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This video was originally published here by PragerU. It asks the question if every other sector of the American economy has the opportunity to benefit from the ability to compete and improve, why not the education sector? And, is it unfair to hold minority parents and students hostage in underperforming public schools? Overall, charter school expansion has provided an entrepreneurial challenge to the status quo and delivered results that make it worth continuing to expand this educational option for parents.
Our mission is to see continued charter school expansion, the overall growth of the charter school movement, and more students better served by having educational choice. We think it’s vital to keep tabs on the pulse of all things related to charter schools, including informational resources, and how to support charter school growth and the advancement of the charter school movement as a whole. We hope you find this—and any other post that we curate—both interesting and valuable. Please watch the video and read the transcript below to learn more.
Historically, education in the United States has been split between private schools and traditional public schools. However, this dynamic changed in 1991 when Minnesota passed the first law establishing charter schools in the state. Since then, a majority of states have some kind of charter school system. But what exactly is a charter school?
• Charter schools offer education ranging in grades K through 12 without charge to students.
• Charter schools are funded with tax dollars but are generally subject to fewer rules and regulations than traditional public schools and they usually receive less public funds per pupil than public schools.
• Charter school students typically take the state required standardized tests as public school students.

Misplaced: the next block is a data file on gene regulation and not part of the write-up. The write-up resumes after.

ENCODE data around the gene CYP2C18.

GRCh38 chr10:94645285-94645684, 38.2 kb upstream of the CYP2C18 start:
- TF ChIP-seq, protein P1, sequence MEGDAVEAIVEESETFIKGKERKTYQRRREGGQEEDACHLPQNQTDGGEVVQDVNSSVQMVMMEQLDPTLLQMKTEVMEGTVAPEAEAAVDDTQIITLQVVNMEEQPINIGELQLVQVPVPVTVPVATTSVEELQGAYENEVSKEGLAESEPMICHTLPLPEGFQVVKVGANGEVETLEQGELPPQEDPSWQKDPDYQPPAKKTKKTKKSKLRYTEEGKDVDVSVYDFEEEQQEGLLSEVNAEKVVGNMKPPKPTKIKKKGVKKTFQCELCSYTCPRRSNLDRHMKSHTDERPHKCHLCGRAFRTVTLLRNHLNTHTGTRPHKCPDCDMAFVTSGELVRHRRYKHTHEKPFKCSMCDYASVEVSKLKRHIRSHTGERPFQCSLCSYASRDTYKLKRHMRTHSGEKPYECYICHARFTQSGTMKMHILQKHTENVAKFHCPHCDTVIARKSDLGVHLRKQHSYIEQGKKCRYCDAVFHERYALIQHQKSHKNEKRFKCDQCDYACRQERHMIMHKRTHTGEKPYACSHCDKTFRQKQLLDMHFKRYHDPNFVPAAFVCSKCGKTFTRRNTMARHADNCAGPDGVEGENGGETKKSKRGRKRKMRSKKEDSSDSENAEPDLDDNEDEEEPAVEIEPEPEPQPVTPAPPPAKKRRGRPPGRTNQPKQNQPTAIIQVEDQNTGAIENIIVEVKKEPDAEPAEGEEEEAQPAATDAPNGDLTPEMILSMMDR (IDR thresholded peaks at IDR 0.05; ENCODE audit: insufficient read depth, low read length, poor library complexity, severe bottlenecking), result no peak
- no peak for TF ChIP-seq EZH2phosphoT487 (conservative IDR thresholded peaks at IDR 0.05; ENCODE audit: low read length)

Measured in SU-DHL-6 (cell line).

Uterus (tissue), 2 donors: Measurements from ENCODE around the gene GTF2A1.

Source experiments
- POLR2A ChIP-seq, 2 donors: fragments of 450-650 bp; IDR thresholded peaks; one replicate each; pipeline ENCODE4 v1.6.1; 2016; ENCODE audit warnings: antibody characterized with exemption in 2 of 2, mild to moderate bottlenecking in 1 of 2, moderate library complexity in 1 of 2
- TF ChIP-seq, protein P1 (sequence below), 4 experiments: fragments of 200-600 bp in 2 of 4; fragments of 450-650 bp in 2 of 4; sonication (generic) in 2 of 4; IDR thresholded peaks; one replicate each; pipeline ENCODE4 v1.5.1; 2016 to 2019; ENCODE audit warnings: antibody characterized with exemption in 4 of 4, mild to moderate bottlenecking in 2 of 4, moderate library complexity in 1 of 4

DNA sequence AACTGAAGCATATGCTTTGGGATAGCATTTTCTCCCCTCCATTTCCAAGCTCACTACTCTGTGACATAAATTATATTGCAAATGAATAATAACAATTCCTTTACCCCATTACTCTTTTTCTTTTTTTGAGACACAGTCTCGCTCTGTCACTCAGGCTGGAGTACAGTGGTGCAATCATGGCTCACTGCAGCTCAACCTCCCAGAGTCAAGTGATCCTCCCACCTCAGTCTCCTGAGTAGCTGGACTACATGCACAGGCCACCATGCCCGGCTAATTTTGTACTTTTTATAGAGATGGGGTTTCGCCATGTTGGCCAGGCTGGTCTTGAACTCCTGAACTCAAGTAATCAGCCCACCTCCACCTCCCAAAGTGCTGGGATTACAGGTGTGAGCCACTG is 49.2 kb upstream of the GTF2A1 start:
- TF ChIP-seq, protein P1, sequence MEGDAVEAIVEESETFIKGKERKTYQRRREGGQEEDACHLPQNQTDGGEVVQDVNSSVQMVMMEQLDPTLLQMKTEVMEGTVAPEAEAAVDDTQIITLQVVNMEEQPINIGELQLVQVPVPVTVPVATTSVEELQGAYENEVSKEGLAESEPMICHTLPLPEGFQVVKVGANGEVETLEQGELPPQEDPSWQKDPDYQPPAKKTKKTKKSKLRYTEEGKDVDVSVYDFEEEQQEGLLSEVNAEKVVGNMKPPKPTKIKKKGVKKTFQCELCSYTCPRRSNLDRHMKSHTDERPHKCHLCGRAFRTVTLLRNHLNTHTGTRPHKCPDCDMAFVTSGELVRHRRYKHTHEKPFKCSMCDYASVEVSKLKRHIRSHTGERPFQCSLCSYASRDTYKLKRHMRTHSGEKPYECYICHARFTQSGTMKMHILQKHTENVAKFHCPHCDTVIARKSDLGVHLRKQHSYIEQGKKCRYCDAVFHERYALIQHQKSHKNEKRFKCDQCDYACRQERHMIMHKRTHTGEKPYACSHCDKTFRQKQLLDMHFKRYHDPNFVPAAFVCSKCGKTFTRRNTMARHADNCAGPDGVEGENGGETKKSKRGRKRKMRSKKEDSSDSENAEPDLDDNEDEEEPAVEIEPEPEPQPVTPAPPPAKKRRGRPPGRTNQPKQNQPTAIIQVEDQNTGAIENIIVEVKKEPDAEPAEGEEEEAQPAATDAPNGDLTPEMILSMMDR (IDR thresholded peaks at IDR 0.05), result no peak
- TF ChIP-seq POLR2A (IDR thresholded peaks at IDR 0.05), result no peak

• Depending on state law, these schools can be started by parents, teachers, nonprofit groups, corporations or even government organizations.
• Charter schools may focus on specific skills and subjects like math or science or may be aimed at students who require alternative learning methods such as teaching lessons that use visual or more hands-on approaches.
But these entities just can’t start one whenever they please. They must first obtain authorization from either the school district, city or state, depending on how the charter school laws are structured. And the charter school model has achieved various levels of success.
Over the past 25 years, the number of charter schools in the US has skyrocketed, forcing more competition and faster improvement among existing public and private schools. As of 2016, there are almost 7,000 charter schools serving three million students and since 2000, charter school enrollment has increased by 600%.
But as charter schools have become more popular, opposition has grown. Teacher unions and other public school activists argue that charter schools take money away from traditional public schools. However, it’s unfair to hold minority parents and students hostage in underperforming public schools.
Challenging the Status Quo
Overall, charter schools have provided an entrepreneurial challenge to the status quo and delivered results that make it worth expanding this option for parents. According to a 2015 Stanford study, not only do charter schools provide significantly higher levels of growth in math and reading for all students, but minority and low-income students benefit disproportionately more.
Charter schools are becoming a bigger part of the US education system every year and for millions of American families, they offer a much-needed choice that’s different than a one size fits all public school.
Every other sector of the American economy has benefited from the ability to compete and improve, why not education?
Since the company’s inception in 2006, Charter School Capital has been committed to the success of charter schools. We help schools access, leverage, and sustain the resources charter schools need to thrive, allowing them to focus on what matters most – educating students. Our depth of experience working with charter school leaders and our knowledge of how to address charter school financial and operational needs have allowed us to provide over $1.8 billion in support of 600 charter schools that have educated over 1,027,000 students across the country. For more information on how we can support your charter school, contact us. We’d love to work with you!Learn More